Twin Peaks

The Reasonable Critic Reviews Twin Peaks

Confession: these days I am not a television person. As TV gets better I watch less, because of the time commitment. I hope to start Breaking Bad and Game of Thrones this week, but the last show I got hooked on was The Sopranos, and that was a while back.

My favorite show of all time is Twin Peaks, which was cutting edge back in the days when TV was not cutting edge. Back then the Sledge Hammers were few and the Golden Girls were myriad. I won’t say that Twin Peaks is the best show in the history of television—I would give that honor to The Sopranos—but it holds a special place in my heart.

Twin Peaks is a rare surrealist show. Even rarer, it defies categorization. If I were forced to pigeonhole it in a single sentence, I would call it a dark murder mystery crossed with a spoof of a soap opera. Fantasy, horror, and absurdist humor abound. The movie-quality cinematography and haunting musical score contribute to the eerie overtones of menace, and the serial-style storytelling rewards patience and scrutiny. The many intertwined plots do not rely on soap opera cliches; in fact, the show goes out of its way to subvert the conventions of the television medium.

Twin Peaks is set in a small fictional Northwest town. And somewhere, someday, a psychology student really needs to write a paper exploring the pathology of each of the town’s inhabitants, because these people are pretty much unstable across the board.

The rape and murder of Laura Palmer, prom queen and secretly messed-up person, sets the sinister events of Twin Peaks in motion. FBI Special Agent Dale Cooper, one of TV’s great fictional detectives, is assigned to the case because the crime spanned state lines. Cooper has the deductive powers of Sherlock Holmes, but when push comes to shove prefers to use his intuition. For example, a dancing dwarf who appears to him in a dream yields useful information. And then there’s the deductive technique that involves throwing rocks at bottles, which the Dali Lama imparted to him in another dream. And yet Kyle MacLachlan does not play Cooper like a nut. Instead he gives Cooper a straight-laced delivery to go along with his perfectly-slicked hair.

Cooper binds himself to the life of the town, winning over the residents with his unfailing good nature. He’ll win you over, too. Twenty-five years later Twin Peaks remains one of the darkest shows in the history of television—the mind of David Lynch was behind the series, and you’ll know it—but Cooper’s presence keeps the perversity in check.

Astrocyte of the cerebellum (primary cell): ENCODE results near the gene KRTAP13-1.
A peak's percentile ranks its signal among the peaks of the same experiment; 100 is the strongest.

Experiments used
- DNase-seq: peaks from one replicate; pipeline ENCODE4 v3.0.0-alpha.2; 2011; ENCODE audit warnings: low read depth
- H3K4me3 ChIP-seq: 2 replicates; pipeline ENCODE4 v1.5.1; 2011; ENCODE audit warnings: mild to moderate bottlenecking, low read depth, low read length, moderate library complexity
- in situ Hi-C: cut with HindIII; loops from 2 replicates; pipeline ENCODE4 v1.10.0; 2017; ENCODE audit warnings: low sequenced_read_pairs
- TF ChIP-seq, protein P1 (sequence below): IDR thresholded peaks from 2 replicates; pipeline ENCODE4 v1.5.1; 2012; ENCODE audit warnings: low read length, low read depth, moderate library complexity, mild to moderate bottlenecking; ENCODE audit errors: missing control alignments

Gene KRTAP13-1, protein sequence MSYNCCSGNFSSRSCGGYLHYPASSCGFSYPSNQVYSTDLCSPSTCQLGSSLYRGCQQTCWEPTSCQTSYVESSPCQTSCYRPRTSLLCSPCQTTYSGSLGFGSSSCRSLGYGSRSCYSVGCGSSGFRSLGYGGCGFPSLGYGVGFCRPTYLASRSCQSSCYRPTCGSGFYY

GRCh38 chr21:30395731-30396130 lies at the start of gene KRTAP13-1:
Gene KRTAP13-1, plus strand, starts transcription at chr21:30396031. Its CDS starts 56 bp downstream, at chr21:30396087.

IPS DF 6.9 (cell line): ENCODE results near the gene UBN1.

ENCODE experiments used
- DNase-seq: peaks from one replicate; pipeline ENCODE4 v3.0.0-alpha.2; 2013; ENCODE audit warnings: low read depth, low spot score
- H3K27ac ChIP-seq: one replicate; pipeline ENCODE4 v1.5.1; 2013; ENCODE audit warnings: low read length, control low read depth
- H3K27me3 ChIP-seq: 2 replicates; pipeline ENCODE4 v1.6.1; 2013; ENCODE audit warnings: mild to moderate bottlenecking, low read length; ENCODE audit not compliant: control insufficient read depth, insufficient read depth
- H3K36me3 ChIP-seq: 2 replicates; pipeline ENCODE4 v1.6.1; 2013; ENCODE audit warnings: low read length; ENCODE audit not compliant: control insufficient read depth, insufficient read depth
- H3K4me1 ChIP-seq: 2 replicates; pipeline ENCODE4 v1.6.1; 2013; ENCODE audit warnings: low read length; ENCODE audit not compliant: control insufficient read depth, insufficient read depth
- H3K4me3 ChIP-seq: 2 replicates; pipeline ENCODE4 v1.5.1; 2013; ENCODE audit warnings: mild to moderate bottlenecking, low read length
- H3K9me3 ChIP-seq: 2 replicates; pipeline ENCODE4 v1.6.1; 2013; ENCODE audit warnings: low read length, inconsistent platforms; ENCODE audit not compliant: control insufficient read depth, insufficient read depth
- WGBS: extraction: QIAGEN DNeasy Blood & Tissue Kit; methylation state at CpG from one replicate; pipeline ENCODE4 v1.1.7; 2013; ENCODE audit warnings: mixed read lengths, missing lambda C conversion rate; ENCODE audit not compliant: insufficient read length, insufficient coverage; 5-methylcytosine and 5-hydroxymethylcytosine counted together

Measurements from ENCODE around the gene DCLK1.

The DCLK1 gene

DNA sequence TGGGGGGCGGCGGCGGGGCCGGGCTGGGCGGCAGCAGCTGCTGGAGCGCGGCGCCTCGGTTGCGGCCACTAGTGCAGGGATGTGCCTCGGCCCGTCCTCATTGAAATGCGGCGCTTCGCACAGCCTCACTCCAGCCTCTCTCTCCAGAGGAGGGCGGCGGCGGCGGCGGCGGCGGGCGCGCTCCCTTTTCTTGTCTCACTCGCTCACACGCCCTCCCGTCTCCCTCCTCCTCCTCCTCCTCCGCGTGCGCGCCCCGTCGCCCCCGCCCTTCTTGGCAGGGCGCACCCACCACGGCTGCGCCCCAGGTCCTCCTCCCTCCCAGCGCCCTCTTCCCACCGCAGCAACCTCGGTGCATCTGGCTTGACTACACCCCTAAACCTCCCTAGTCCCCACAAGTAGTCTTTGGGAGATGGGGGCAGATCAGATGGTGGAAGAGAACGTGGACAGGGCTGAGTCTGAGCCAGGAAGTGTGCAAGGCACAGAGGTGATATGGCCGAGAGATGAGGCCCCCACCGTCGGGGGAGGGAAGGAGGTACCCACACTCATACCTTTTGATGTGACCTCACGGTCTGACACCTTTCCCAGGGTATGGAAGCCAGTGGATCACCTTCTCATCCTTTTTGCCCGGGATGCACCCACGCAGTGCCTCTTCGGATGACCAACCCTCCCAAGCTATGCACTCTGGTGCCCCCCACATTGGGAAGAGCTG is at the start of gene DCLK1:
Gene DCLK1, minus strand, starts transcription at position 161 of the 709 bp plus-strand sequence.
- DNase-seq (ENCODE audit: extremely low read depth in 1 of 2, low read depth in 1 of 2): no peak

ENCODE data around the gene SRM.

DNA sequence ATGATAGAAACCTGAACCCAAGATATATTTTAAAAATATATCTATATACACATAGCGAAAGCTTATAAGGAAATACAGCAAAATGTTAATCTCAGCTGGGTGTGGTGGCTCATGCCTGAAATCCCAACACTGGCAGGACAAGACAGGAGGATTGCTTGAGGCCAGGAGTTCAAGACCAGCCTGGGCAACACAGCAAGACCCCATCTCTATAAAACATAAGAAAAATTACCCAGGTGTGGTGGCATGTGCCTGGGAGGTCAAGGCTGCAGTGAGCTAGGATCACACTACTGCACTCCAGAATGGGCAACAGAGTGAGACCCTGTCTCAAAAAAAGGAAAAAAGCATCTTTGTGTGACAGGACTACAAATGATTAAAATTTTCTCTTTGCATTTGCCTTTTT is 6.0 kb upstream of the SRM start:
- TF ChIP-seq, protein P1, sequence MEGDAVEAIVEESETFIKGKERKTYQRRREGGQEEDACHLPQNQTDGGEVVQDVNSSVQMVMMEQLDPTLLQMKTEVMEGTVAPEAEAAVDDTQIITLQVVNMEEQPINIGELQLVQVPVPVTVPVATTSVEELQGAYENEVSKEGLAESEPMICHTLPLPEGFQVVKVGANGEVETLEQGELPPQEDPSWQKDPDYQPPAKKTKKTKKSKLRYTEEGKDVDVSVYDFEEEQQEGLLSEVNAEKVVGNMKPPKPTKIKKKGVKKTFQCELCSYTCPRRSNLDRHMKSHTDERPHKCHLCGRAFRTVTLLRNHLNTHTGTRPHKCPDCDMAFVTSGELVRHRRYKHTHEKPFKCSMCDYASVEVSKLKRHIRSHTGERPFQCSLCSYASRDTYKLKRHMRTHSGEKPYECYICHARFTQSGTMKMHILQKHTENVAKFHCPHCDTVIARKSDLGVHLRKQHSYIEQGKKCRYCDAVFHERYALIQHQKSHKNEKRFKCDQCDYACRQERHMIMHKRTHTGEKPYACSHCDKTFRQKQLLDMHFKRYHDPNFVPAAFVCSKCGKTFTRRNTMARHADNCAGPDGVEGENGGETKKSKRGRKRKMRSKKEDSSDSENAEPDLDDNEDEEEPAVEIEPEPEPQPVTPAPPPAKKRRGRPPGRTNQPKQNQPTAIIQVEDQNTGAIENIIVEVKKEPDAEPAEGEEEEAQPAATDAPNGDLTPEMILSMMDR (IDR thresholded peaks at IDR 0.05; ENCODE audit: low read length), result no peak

Why did Twin Peaks only last thirty episodes? The central mystery was its biggest draw and also its biggest problem. Lynch and his collaborator Mike Frost viewed the mystery as a way to explore the dark heart of the town, and did not plan on revealing the identity of Laura’s killer for a very long time. But viewers became obsessed by the mystery, and the network started to demand closure. And when the murderer was revealed, the show’s writers were stumped. They never figured out how to keep people hooked on the show.

Personally, I love the entire run, even after the killer comes to light. It was clear to me early on that this was not a show that followed the trajectory and logic of a conventional whodunit. And if you are the sort of person who gets a serious thrill out of the final chapters of Agatha Christie novels, this might not be the show for you.

A warning: Twin Peaks ends abruptly on an apparent cliffhanger. It’s possible to view the last episode as a series finale, but if so, it’s a dark one indeed.

Another warning: stay far away from the movie, Fire Walk With Me, until you have seen the entire series and have become obsessed. Only die-hard fans should even think about watching FWWM. Only those with an intimate knowledge of the show will be able to navigate its depths. The movie is also disturbing, off-putting, and bewildering on a number of levels. It’s a prequel, too, and therefore gives away the solution to the mystery.

Twin Peaks has been imitated to death through the years, and the imitations have tended to rely on style over substance. But while the weird atmosphere of Twin Peaks is intriguing, the central mystery is what really grabbed people back in the day. It’s also what lost them.

No one, however, is asking you to buy the overpriced but tempting new blu-ray collection. The last time I checked, the entire series was on Netflix. Give it a try.



3 thoughts on “The Reasonable Critic Reviews Twin Peaks”

  1. This is one of those shows I’ve been meaning to binge watch and just never have so I think I’ll be Neflixing it soon.


    1. Bought the blu-ray set today, but no time to watch yet. Tomorrow I’ll be back with a verdict on the quality of the transfer and the 90 minutes (I still can’t believe it) of deleted footage from the movie.

      $120 for thirty episodes and one film is pretty steep… I guess they know the diehard fans will shell it out.


      1. Yeah when Breaking Bad came out with a box set in a mini-barrel of methylmine, I wanted that sucker, but my wallet…..and wife said no. In hindsight, she was probably right. I SAID PROBABLY!


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